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9. South of the Border, West of the Sun

Following the coming-of-age of Hajime, a lonely only child, into his young adulthood, marriage, and adult life, South of the Border, West of the Sun is a melancholy tale of a life of longing. Exploring love, attraction, sexuality, and happiness, Murakami's brilliant novel visits a marriage on the knife-edge of disaster. The tension, the indecision, [...]

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10. The Powell’s Playlist: Ned Beauman

I did have a playlist that I listened to over and over again while I was writing Glow, but three years on I'm a bit bored of those songs, which got their final blast at my book party in London last year. So here are the B-sides, so to speak: other good songs by the [...]

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11. From Musician to Novelist

I was asleep on the floor of the magicians' apartment. Not one, but three magicians lived there, and their mysterious, mischievous, and sometimes macabre props surrounded my living-room floor futon. A straitjacket hung on the coat rack, a mini-guillotine sat over the fireplace, a mechanical monkey poked out from behind the couch, and an artificial [...]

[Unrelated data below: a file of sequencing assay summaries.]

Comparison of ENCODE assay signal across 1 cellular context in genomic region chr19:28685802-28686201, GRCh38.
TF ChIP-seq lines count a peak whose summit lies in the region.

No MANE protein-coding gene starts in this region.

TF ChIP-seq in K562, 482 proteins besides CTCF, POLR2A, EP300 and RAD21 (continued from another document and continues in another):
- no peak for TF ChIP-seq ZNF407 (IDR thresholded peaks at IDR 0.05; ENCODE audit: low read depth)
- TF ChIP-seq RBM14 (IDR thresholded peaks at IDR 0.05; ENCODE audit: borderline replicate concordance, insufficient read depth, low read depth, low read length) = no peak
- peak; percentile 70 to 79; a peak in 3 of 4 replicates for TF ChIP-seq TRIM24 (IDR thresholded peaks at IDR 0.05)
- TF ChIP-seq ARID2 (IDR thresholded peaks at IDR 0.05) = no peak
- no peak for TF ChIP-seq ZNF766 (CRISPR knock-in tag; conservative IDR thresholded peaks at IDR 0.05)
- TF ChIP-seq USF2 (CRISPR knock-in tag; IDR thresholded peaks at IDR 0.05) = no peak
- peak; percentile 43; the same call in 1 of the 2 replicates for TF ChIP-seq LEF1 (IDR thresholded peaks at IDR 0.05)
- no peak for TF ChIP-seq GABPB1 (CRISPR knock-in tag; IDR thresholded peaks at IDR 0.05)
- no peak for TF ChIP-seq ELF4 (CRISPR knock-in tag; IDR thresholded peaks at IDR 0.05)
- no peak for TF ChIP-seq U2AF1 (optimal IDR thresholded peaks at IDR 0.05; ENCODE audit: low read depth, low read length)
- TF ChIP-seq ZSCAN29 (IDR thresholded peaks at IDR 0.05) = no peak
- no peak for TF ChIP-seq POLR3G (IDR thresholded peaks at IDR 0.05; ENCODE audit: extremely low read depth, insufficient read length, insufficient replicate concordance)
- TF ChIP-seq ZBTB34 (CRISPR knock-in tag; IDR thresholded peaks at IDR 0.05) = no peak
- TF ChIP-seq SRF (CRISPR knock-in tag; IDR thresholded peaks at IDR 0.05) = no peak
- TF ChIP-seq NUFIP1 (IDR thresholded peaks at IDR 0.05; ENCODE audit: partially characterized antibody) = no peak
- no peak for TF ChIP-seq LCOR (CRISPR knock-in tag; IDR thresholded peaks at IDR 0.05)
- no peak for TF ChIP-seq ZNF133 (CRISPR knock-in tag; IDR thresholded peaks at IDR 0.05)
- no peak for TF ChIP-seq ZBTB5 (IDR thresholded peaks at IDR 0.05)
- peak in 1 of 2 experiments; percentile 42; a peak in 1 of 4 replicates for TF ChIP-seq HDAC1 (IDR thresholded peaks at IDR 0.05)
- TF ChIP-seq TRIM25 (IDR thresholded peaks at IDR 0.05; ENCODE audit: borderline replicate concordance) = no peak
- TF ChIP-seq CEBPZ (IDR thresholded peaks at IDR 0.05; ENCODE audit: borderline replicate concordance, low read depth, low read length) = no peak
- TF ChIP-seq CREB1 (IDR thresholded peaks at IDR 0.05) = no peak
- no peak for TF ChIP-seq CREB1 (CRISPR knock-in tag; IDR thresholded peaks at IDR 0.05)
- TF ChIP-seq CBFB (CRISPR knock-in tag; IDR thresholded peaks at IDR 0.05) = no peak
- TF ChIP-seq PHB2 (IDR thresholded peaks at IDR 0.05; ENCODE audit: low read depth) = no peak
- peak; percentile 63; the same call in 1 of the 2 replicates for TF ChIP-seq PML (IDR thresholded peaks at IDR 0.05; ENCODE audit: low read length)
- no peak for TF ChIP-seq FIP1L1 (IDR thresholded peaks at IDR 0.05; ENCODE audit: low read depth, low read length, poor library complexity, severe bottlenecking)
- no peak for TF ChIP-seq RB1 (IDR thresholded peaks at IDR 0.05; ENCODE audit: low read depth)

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12. The Wollstonecraft Detective Agency: The Case of the Missing Moonstone by Jordan Stratford, illustrated by Kelly Murphy, 203 pp, RL 4

**This book really got my wheels spinning and I found that I had a lot to say about it before even getting to the plot. Skip to the third paragraph if that is what you came for...** Despite my love of girl detectives and historical England, I have to admit that I felt a bit more skeptical than excited when The Wollstonecraft Detective Agency: The Case of the Missing Moonstone arrived at